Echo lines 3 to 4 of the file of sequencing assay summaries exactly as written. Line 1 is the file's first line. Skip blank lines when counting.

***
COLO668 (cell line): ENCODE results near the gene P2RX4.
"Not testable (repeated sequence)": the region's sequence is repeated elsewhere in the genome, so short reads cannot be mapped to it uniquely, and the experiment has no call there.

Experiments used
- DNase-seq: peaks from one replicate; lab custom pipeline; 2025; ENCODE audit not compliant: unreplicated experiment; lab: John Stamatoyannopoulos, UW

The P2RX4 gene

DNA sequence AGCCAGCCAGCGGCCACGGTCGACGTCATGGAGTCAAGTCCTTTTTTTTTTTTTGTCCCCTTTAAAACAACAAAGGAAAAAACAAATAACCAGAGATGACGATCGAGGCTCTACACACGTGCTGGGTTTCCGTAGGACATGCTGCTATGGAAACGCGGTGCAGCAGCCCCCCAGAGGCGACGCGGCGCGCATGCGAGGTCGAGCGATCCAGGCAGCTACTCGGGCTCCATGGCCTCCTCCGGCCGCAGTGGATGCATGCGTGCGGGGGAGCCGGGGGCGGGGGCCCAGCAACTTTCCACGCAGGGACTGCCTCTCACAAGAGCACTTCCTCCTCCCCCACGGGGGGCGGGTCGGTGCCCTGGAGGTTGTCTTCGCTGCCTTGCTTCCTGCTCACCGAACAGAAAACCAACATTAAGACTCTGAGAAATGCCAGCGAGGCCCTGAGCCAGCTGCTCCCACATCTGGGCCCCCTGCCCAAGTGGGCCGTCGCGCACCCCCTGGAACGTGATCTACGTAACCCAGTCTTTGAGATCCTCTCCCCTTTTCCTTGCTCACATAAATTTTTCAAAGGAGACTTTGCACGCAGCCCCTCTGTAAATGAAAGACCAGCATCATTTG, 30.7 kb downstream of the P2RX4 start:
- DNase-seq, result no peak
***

Experiments used
- DNase-seq: peaks from one replicate; lab custom pipeline; 2025; ENCODE audit not compliant: unreplicated experiment; lab: John Stamatoyannopoulos, UW